I received this press release from the NYS Consumer Protection Board about educating your children about ID theft and good safety precautions as they head off to college:
As students prepare for the fall semester of college, the New York State Consumer Protection Board (CPB) is reminding young consumers to protect their identities while working on their computers, using the Internet, living in their dorms or while shopping. The Federal Trade Commission (FTC) reports that the 18-29 year-old age group is one of the largest growing segments of the population to fall victim to identity theft.
“Going to college is one of the most exciting times in a person’s life, as a higher education will open doors in many areas,” said Mindy A. Bockstein, Chairperson and Executive Director of the CPB. “But one door students should leave closed is the one that connects outsiders to their personal information. Parents, students and college administrators are all concerned about safety on campus, but seldom do they consider issues pertaining to identity theft. Many students think identity thieves don’t want their information, since there is little financial value. They should think again. An identity has value all by itself, and since kids generally have clean records, they can be used to obtain credit. Therefore, the CPB is urging students to safeguard their personal identifiable information as they begin the new college year.”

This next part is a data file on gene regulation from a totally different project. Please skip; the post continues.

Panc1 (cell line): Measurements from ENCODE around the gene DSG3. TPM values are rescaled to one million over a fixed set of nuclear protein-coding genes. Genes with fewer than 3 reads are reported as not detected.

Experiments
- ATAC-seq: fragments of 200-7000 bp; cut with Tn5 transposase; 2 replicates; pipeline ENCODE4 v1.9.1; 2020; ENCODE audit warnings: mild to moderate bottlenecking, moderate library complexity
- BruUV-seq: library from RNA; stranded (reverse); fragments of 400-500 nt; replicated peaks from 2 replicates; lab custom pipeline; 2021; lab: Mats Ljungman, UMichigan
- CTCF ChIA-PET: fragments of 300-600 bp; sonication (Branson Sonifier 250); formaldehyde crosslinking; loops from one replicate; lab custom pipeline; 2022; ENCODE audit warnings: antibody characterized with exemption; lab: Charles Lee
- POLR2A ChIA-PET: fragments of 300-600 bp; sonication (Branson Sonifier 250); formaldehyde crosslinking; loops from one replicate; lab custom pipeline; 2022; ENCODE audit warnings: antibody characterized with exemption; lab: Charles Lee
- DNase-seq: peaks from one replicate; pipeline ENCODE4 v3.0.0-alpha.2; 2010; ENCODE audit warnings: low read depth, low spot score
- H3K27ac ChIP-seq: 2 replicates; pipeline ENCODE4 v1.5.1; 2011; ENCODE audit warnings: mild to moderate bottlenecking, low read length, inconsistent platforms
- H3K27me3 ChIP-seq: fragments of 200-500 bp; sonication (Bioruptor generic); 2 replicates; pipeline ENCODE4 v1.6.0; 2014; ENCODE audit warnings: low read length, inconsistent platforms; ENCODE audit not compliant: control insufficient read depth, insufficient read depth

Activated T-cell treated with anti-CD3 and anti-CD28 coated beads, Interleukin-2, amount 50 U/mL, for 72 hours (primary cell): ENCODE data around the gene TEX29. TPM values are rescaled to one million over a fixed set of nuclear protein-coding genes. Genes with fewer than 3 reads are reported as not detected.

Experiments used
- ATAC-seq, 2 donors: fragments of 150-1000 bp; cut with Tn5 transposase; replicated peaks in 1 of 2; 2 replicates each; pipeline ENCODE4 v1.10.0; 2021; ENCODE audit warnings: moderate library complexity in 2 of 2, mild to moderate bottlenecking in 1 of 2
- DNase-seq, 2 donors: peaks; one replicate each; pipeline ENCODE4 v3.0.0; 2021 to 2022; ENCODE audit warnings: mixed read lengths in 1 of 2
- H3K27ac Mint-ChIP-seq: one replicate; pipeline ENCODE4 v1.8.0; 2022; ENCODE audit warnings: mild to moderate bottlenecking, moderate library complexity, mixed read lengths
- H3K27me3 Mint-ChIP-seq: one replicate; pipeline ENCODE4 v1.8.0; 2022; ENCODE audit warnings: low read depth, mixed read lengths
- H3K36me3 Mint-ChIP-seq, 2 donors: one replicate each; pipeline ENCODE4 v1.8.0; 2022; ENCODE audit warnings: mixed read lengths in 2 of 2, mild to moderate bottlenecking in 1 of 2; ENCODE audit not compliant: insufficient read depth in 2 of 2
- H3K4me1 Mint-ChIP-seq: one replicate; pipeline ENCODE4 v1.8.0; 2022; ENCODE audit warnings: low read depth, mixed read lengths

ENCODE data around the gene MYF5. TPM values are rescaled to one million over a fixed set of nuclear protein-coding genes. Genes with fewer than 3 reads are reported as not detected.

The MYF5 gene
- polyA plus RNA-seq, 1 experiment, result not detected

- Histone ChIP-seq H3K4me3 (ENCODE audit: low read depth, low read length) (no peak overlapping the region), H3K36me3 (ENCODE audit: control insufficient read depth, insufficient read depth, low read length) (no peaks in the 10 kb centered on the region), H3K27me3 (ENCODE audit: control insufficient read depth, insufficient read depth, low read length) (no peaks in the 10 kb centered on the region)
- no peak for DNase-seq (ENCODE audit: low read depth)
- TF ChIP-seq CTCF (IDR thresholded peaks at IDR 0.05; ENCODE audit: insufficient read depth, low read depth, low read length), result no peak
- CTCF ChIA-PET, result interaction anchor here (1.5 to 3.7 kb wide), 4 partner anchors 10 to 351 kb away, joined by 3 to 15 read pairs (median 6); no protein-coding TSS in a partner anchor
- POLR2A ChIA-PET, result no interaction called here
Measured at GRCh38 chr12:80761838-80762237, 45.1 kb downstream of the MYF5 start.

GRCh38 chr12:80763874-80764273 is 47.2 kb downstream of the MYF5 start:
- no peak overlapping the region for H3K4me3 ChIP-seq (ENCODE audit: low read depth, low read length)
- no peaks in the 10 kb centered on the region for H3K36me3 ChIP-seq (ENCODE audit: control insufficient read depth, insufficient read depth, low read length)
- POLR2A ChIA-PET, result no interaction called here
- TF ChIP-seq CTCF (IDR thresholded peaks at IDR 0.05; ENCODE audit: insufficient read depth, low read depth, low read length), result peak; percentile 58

College students often innocently leave themselves vulnerable to identity theft by making personal identifiable information (PII), which is usually a person’s name combined with their address, Social Security number (SSN), credit and/or debit card numbers, individual account or bank numbers, available to others. For example, PII may be compromised by purchasing items through Internet sites which are not secure; by leaving offers, credit card solicitations, medical benefits explanation or other items easily accessible to roommates or others; or by not shredding documents.
PII may also fall into the wrong hands by being careless with student loan information or identification numbers; and/or by talking to a trusted person within earshot of others and revealing information that, once
overheard, can then be used to perpetrate identity theft.
The CPB recommends that students follow these tips to help prevent identity theft while attending college:
1. Make Privacy your Policy at all times. Be aware of websites or businesses that track, store and/or retain your PII and ask for their privacy policies.
2. Never enter PII in public computers (such as libraries, classrooms, or others), or leave your personal computer open or unattended in public places.
3. Password-protect your computer using a complex series of upper and lower case letters and numbers.
4. Question if your college or university uses your SSN as a Student ID number. While in New York, it’s
against the law, not all states have laws prohibiting this practice. However, most public colleges and universities asking for your SSN are governed by the federal Privacy Act of 1974. This act requires such